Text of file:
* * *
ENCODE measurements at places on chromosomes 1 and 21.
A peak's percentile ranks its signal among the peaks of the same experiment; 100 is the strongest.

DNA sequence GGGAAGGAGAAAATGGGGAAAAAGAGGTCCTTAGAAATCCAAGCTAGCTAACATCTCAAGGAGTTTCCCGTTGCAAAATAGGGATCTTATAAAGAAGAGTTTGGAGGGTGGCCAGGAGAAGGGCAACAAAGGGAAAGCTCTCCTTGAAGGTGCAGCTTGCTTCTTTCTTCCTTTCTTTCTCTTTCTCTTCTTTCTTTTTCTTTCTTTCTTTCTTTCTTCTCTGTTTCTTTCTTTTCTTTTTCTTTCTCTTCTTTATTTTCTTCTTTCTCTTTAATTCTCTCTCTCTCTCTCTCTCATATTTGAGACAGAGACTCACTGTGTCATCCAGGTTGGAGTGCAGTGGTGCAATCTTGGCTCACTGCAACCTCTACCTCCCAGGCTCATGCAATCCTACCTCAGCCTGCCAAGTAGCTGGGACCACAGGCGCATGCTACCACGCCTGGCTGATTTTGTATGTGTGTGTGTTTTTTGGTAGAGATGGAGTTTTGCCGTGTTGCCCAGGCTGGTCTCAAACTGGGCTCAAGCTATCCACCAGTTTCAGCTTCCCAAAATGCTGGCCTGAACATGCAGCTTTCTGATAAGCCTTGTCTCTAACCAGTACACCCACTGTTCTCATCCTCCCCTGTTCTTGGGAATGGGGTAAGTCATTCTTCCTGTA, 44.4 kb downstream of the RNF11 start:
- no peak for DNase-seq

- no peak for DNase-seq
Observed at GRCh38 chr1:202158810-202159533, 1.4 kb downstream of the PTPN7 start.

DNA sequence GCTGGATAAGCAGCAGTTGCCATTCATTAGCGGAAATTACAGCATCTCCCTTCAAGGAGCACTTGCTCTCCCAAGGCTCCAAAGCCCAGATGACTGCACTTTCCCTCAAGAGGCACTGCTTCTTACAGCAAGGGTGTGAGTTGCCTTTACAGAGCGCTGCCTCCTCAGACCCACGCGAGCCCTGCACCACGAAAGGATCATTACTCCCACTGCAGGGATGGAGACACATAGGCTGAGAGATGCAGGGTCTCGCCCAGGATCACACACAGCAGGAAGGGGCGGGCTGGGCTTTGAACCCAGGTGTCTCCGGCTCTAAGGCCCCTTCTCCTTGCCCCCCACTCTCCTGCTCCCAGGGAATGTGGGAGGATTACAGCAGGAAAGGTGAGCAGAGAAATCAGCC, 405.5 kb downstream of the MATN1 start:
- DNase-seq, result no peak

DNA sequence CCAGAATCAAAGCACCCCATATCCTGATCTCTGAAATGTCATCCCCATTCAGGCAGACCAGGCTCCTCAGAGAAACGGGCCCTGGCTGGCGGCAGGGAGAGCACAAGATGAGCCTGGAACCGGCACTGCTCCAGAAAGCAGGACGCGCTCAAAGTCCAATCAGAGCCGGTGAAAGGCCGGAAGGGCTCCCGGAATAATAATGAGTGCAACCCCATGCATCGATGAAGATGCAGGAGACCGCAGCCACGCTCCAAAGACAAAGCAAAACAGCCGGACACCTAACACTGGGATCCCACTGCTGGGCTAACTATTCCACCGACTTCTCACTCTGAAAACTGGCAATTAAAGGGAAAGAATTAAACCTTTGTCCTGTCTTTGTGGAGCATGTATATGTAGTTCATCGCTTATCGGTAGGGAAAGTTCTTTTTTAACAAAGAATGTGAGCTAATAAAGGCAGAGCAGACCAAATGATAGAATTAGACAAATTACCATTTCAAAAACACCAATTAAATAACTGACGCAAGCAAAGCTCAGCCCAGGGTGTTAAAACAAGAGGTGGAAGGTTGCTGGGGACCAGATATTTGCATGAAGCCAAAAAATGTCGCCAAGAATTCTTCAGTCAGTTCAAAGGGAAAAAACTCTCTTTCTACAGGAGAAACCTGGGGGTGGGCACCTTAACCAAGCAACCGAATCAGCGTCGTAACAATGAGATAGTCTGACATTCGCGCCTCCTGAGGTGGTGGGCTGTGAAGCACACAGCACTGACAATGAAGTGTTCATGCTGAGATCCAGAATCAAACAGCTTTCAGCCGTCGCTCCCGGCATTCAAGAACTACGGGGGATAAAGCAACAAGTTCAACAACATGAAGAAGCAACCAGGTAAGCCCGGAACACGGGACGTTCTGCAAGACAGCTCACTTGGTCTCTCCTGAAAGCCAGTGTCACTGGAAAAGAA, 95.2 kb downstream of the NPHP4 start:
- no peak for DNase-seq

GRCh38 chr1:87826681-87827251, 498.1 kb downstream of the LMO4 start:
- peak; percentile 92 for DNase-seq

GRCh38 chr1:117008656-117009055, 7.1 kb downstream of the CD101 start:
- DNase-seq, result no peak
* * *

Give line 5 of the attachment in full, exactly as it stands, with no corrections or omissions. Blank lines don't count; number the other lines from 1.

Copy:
- no peak for DNase-seq